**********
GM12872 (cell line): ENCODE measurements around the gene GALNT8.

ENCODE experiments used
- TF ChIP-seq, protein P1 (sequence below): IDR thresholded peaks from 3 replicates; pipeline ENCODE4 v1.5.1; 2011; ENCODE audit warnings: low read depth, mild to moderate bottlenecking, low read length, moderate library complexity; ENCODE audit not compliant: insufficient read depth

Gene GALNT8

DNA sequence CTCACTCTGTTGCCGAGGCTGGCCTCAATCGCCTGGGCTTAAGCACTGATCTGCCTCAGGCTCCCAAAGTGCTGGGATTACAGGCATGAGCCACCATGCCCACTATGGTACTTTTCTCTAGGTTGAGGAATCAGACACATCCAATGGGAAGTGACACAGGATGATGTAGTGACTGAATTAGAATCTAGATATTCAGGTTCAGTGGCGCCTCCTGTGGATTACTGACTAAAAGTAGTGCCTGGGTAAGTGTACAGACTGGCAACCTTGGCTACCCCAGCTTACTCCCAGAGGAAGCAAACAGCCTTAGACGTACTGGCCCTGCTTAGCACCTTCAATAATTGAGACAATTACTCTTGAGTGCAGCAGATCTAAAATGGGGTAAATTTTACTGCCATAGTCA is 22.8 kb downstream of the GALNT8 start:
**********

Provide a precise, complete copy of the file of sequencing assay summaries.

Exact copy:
GM12872 (cell line): ENCODE measurements around the gene GALNT8.

ENCODE experiments used
- TF ChIP-seq, protein P1 (sequence below): IDR thresholded peaks from 3 replicates; pipeline ENCODE4 v1.5.1; 2011; ENCODE audit warnings: low read depth, mild to moderate bottlenecking, low read length, moderate library complexity; ENCODE audit not compliant: insufficient read depth

Gene GALNT8

DNA sequence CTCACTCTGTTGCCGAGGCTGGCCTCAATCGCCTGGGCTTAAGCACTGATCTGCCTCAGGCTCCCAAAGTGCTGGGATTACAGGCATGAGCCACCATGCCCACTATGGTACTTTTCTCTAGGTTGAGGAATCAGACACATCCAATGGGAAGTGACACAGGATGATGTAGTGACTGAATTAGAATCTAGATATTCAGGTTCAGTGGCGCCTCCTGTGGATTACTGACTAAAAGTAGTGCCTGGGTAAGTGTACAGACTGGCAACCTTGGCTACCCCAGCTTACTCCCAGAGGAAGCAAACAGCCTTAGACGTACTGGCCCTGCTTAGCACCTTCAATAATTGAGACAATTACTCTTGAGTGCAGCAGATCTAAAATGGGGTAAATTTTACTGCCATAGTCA is 22.8 kb downstream of the GALNT8 start: